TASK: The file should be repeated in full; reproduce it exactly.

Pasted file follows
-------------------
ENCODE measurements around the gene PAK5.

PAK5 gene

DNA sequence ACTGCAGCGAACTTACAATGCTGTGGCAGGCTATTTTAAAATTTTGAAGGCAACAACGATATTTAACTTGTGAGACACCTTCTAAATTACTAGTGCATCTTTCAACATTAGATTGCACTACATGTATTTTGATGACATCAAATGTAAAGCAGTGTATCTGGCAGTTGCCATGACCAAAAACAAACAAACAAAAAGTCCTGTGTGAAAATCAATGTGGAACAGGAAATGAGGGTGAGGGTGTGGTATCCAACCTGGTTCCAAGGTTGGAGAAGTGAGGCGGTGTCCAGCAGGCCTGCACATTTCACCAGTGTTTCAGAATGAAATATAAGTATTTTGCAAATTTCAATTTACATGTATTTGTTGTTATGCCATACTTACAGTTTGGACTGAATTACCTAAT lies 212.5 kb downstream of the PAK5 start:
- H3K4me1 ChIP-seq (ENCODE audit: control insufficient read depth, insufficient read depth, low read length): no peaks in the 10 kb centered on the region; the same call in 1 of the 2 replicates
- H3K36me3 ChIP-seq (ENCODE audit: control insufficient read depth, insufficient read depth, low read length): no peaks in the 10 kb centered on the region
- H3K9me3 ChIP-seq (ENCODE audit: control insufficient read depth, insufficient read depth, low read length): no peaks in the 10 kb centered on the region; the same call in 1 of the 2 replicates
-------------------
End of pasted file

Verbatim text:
ENCODE measurements around the gene PAK5.

PAK5 gene

DNA sequence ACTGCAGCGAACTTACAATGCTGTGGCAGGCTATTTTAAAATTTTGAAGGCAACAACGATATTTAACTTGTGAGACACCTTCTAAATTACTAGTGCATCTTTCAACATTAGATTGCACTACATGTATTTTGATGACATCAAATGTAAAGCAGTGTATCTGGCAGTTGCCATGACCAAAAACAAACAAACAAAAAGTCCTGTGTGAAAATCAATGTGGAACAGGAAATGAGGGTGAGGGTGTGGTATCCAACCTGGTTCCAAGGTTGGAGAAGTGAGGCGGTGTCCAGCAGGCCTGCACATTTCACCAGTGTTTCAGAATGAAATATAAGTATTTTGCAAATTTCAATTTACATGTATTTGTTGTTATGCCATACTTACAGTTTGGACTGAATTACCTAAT lies 212.5 kb downstream of the PAK5 start:
- H3K4me1 ChIP-seq (ENCODE audit: control insufficient read depth, insufficient read depth, low read length): no peaks in the 10 kb centered on the region; the same call in 1 of the 2 replicates
- H3K36me3 ChIP-seq (ENCODE audit: control insufficient read depth, insufficient read depth, low read length): no peaks in the 10 kb centered on the region
- H3K9me3 ChIP-seq (ENCODE audit: control insufficient read depth, insufficient read depth, low read length): no peaks in the 10 kb centered on the region; the same call in 1 of the 2 replicates